This article, authored by Claudia Mott, was originally posted on NJMoneyhelp.com
Q. I’m hearing a lot about hedge funds making a lot of money. Is that something a regular investor can get into?
A. Hedge funds get a lot of headlines for volatile returns, both on the upside and the downside.
They’re not for the faint of heart.
These investments can take a very aggressive approach to investing by using alternative asset classes, private companies, real estate, currencies and commodities, said Claudia Mott, a certified financial planner with Epona Financial Solutions in Basking Ridge.
They are also often highly leveraged, she said.
“They are privately owned and generally require seven-figure initial investments,” she said. “In addition, those who wish to participate in a hedge fund usually must meet the Security and Exchange Commission’s definition of an accredited investor. This means the individual has a net worth of more than $1 million or income of more than $200,000.”
Unlike mutual funds or exchange-traded funds that have expense ratios that primarily cover the operating overhead, hedge funds have performance-based fees, she said. Often called “2 and 20,” hedge funds collect 2% of the asset value for administrative fees and can receive up to 20% of those assets based on how the fund performs or the addition of new investors, Mott said.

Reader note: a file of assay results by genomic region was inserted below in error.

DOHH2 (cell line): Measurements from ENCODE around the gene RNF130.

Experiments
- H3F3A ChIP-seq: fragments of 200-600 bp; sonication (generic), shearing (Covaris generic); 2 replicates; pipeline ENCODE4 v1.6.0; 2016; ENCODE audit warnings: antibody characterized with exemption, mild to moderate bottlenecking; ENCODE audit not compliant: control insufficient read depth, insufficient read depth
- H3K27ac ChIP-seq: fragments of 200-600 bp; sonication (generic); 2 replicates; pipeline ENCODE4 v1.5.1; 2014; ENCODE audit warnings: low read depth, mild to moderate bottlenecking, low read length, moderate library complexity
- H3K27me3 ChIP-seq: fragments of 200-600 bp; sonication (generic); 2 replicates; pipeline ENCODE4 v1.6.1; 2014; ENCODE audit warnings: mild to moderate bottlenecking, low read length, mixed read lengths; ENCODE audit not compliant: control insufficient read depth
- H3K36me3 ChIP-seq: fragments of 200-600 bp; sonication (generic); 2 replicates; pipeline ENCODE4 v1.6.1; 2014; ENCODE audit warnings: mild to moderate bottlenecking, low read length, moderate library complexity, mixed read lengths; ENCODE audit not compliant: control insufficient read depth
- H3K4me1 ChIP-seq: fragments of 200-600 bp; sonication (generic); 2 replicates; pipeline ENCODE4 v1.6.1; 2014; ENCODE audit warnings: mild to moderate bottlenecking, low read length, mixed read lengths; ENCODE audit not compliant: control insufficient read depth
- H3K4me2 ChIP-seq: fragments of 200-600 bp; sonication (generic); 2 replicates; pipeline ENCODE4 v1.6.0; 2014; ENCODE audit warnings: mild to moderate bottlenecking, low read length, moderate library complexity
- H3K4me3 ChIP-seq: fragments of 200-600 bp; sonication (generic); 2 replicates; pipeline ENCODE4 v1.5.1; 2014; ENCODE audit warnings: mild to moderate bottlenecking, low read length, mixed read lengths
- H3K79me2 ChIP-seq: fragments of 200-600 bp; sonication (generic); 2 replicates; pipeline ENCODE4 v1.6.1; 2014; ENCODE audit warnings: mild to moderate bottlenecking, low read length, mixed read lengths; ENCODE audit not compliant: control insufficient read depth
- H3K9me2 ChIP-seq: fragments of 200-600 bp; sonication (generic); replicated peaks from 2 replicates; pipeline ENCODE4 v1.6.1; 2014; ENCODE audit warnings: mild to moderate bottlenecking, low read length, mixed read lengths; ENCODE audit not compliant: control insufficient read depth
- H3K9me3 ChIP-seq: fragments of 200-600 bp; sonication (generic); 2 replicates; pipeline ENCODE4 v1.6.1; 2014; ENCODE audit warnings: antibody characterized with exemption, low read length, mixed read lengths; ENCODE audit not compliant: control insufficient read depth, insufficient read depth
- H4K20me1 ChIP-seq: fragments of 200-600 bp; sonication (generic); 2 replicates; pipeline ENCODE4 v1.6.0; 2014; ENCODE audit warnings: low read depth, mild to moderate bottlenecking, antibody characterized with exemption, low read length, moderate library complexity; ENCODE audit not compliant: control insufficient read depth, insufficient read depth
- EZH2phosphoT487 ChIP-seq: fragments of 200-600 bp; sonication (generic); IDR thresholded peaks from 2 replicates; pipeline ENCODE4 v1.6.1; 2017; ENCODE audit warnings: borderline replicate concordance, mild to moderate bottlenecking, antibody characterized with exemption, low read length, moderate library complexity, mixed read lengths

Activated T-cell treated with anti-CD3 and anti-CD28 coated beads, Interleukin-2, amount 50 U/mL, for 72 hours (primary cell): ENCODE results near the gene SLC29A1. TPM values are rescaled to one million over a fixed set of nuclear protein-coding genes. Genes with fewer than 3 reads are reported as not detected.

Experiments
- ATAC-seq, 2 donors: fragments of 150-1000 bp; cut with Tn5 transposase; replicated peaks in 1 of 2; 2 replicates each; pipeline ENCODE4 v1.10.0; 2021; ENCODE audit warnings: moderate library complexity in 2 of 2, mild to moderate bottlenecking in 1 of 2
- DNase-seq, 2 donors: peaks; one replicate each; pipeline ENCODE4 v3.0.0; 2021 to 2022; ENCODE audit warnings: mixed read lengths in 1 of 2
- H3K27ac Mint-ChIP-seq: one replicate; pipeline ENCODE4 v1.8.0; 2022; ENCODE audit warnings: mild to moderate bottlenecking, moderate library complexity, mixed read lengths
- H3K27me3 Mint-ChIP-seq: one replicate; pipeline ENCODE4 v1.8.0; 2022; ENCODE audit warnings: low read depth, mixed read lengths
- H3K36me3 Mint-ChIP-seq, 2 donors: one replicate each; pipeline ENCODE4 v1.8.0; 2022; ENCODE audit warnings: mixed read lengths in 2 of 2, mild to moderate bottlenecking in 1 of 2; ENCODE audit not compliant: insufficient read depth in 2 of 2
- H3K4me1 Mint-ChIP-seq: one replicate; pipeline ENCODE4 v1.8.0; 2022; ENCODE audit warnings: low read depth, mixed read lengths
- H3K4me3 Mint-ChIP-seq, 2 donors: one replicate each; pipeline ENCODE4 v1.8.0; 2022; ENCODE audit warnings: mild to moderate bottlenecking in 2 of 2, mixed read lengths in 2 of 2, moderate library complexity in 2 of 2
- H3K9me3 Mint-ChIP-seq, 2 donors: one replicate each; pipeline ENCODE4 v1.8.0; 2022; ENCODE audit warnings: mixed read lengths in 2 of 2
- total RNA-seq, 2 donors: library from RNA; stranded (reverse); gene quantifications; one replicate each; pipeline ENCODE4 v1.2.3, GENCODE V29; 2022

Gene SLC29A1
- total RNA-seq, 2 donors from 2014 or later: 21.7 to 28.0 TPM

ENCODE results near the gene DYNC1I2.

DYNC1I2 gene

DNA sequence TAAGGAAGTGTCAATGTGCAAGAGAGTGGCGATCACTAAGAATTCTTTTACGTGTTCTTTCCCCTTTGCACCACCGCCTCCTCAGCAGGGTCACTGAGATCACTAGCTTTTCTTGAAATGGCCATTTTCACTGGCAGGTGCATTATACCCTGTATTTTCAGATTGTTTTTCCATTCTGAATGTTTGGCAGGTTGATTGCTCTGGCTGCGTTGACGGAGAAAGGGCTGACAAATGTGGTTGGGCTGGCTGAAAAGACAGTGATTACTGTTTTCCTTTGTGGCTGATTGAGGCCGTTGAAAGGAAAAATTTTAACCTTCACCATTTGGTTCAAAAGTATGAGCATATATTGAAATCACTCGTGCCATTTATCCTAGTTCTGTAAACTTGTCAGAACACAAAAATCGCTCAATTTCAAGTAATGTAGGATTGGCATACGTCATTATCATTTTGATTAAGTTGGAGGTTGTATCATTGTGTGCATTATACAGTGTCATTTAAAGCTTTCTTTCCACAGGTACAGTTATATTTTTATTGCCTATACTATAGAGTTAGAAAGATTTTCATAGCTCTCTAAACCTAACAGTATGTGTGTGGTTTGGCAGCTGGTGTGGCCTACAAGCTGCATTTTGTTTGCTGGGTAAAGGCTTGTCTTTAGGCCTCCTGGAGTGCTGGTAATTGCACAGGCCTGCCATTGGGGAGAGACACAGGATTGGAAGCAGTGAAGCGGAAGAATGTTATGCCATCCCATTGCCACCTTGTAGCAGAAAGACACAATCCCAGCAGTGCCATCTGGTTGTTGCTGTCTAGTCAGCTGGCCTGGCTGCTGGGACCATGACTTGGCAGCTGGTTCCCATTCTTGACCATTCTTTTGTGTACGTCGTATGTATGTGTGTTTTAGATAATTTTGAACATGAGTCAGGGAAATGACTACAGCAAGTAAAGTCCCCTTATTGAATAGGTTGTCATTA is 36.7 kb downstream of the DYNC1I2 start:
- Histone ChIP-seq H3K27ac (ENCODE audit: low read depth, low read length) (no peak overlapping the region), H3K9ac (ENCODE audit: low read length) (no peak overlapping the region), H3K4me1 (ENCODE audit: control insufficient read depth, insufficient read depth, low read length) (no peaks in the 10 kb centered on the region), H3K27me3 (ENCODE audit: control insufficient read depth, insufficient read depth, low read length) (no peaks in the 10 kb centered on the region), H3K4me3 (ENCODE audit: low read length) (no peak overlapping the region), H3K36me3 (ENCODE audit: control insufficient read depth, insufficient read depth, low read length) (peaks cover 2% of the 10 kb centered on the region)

“While many of the largest hedge funds are not available to individuals, there are firms that have opened up private equity opportunities for accredited investors who also have sizable investment portfolios, Mott said. “As an alternative, there are mutual funds and exchange-traded funds that are designed to track the strategies of hedge funds.”
She recommends you should speak to an investment professional to determine whether this type of risky asset will fit into your portfolio and help you meet your goals.
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This story was originally published on May 11, 2022.